Ezra Klein tells me that I will become a smarter person if I regularly go and read Ross Douthat's weblog. So I surf on over and find the very interesting:
Tim Pawlenty and the American Dream: Amid the sudden wave of Tim Pawlenty coverage, perhaps the strangest observation belongs to Christian Schneider, writing at National Review:
[W]hile [Pawlenty's] introductory video is effective at positioning himself as a “truth teller,” it contains one of my foremost pet peeves in political commercials: the “I’m from humble beginnings” talking point.... [I]t’s true that there are things to be admired in coming from humble beginnings. It teaches some people to value simple pleasures, and it gives them a sense of what manual labor is really like. But let’s face it — among people who grow up in trailer parks, the number who end up taking paternity tests on the Maury Povich Show outstrips congressmen by about 1.2 million to one. Yet voters seem to associate growing up poor as evidence of character and accomplishment.... Should we discount Paul Ryan because his family was fairly well off? Did Mitch Daniels drop out of the presidential race because his father was an executive at a pharmaceutical company? Is Al Gore’s opulent upbringing more objectionable than, say, everything he’s done since then? Of course, the answer is no. In fact, the inverse is true. When I drive by a house with a car up on blocks in the front yard, it doesn’t compel me to walk up to the guy in the tank top on the front porch, hand him my wallet, and trust him to spend my money wisely...
To this, Ross responds:
But the point of highlighting a candidate’s humble background isn’t just to suggest a “jes’ folks” common touch. It’s to emphasize how far they’ve come in life — all the way from that “house with a car up on blocks” to whatever distinguished office they hold now. In these kind of political narratives, growing up poor isn’t just being presented as evidence of character and accomplishment in and of itself. Rather, what’s being suggested is that growing up poor and then making something impressive of yourself is a more significant accomplishment than being born in relative comfort and doing well in life. This isn’t some class-warrior conceit; it’s a basic premise of our democratic culture. We can admire achievement in all its forms while still believing that the man who pulls himself up by his bootstraps has done more with his resources, and demonstrated more fortitude and gumption, than the similar-successful son or daughter of the haute-bourgeoisie....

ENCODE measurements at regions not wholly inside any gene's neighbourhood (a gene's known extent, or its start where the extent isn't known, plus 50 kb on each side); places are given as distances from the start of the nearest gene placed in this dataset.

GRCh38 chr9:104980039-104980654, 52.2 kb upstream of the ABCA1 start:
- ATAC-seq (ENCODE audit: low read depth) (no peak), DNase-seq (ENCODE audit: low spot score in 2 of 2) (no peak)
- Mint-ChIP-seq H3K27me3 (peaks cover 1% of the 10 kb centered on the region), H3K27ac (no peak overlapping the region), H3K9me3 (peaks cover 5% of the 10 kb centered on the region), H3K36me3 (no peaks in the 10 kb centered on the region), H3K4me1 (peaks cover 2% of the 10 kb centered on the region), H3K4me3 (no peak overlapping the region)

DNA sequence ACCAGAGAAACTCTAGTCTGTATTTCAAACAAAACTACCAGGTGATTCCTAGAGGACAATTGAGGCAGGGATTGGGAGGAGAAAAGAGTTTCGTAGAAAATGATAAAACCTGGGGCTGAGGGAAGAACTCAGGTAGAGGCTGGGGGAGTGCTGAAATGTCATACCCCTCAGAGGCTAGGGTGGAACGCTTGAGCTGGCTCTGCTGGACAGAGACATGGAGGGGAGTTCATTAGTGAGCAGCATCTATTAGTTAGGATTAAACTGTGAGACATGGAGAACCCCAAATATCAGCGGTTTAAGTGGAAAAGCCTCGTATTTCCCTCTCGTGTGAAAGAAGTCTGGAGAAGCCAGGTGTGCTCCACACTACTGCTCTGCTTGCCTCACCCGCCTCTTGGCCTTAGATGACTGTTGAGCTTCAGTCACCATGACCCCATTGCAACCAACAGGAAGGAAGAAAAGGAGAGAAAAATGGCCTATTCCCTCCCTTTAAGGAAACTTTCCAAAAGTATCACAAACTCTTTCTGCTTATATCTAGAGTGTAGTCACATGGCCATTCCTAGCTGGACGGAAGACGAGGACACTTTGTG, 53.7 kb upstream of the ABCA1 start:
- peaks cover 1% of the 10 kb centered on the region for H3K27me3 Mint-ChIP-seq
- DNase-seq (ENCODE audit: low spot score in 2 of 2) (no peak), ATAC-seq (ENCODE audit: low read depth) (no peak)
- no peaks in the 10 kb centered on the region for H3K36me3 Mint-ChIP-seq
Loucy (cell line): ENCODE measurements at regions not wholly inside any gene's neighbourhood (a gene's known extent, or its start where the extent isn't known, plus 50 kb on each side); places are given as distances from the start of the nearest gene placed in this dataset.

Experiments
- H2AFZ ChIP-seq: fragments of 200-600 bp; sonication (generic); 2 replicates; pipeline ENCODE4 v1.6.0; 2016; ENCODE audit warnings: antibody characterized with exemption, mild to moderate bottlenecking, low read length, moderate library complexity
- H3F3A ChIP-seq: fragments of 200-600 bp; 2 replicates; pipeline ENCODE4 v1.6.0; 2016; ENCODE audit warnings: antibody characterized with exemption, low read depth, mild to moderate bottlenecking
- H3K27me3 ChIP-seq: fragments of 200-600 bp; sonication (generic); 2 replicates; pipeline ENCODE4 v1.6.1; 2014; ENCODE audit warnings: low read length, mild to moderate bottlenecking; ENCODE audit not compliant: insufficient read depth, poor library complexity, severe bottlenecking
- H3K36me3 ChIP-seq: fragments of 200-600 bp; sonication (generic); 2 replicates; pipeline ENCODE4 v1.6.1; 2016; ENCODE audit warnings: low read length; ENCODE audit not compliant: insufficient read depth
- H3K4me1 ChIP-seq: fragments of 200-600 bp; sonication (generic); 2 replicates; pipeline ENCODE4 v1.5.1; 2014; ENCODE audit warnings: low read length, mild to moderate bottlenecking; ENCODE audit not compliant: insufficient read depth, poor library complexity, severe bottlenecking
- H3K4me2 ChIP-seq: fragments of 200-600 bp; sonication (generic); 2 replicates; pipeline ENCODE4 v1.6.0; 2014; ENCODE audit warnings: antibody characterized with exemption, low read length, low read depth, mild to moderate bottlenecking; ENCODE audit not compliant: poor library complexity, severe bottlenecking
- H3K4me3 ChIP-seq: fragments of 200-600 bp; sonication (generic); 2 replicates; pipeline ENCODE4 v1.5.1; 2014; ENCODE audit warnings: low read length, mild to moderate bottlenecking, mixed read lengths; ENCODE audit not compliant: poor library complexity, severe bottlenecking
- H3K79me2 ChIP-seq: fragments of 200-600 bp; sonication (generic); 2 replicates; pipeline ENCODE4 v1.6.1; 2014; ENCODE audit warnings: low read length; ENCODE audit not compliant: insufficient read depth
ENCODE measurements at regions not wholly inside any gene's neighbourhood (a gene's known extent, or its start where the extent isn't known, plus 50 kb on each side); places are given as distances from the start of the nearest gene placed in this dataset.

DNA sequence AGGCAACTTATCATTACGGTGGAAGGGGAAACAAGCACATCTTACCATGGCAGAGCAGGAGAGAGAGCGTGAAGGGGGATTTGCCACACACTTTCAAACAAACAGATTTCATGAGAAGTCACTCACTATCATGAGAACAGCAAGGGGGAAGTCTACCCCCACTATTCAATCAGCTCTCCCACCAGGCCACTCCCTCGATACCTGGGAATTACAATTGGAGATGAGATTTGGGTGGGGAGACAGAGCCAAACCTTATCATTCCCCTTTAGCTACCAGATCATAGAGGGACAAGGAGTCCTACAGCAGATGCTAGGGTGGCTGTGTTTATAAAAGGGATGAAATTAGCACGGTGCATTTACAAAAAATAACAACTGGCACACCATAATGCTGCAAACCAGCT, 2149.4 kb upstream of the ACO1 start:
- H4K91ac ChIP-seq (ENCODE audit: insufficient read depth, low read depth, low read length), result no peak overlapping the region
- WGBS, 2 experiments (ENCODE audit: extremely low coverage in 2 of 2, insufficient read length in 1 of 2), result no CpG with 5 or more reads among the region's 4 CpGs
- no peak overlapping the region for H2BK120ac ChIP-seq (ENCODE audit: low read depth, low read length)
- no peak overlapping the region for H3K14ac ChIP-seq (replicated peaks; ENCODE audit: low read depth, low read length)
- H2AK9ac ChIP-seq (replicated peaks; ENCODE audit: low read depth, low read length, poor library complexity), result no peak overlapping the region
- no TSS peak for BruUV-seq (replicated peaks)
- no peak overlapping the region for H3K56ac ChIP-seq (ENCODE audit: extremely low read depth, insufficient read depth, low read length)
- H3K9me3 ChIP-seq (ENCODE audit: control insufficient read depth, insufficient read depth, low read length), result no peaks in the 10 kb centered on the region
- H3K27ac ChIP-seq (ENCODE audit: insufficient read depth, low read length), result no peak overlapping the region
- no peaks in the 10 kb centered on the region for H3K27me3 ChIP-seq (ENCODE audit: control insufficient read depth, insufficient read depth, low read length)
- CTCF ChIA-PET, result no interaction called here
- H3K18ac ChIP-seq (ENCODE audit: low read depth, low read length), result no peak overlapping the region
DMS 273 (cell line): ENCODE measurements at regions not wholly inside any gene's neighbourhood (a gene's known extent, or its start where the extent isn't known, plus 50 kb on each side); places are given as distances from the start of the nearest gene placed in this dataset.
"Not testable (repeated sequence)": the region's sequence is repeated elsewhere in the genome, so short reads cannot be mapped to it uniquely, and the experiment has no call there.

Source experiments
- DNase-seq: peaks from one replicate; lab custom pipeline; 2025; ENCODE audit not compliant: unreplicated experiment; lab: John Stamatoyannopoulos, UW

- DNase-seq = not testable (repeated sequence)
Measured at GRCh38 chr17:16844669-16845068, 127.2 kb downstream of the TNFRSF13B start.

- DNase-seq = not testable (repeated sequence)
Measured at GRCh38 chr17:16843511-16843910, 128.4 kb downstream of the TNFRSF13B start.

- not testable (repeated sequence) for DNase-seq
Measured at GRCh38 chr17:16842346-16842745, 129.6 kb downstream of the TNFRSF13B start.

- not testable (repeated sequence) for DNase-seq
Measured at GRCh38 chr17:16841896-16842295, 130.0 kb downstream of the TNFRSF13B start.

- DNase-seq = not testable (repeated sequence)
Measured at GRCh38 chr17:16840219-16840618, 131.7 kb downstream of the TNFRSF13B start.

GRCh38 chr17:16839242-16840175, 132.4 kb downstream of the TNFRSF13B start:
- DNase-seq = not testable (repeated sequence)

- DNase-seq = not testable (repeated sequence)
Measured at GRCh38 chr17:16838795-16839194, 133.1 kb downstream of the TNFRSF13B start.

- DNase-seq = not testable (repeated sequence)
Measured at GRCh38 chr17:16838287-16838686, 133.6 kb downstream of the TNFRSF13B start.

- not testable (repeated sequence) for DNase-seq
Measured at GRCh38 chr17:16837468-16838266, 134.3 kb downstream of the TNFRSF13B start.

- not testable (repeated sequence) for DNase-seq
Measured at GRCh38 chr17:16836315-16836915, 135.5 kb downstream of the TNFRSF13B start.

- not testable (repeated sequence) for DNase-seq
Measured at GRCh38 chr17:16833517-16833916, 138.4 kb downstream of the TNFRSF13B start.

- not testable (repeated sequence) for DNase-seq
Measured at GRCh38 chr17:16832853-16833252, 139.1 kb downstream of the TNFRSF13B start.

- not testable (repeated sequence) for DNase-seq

Now all things are not equal.... A Horatio Alger story is just one variable among many, and if you think that the son of a pharmaceutical executive would make a better president than the son of a truck driver, then by all means, vote for the son of a pharmaceutical executive.... But that doesn’t mean that Pawlenty’s background doesn’t tell us anything at all, or that citing it in campaign ads is just a way of pandering to blue-collar chauvinism. I, too, wouldn’t hand my wallet to someone who lives in a house with a car up on blocks. But if I had to hand my wallet to someone, I’d be more likely to hand it to the guy who knows, from lived experience, how hard it can be to fill a wallet in the first place.
My suspicion is that Douthat is missing a sea-change that has taken place in the Republican Party over the past two generations.
In the 1950s Dean Acheson could write that the Republican Party was a valuable asset to America because it was the party of people for whom the system was working--the party of the entrepreneurial and the upwardly-mobile. It was the party of the rail-splitter, of the, in Abraham Lincoln's words:
prudent, penniless beginner in the world [who] labors for wages awhile, saves a surplus with which to buy tools or land for himself, then labors on his own account another while, and at length hires another new beginner to help him.... [I]t that it is best for all to leave each man free to acquire property as fast as he can. Some will get wealthy. I don’t believe in a law to prevent a man from getting rich; it would do more harm than good. So while we do not propose any war on capital, we do wish to allow the humblest man an equal chance to get rich with everybody else…
Today, by contrast, not being upwardly mobile is no bar to reaching the top of the Republican Party--and to talk about how you are upwardly mobile seems to get you snarked at in the pages of National Review.
This may, I think, mark a transformation: from a party of those who want to gain something, to a party of those who have something to lose--and who greatly fear that unless they keep the system rigged to their benefit to support them, they will lose it.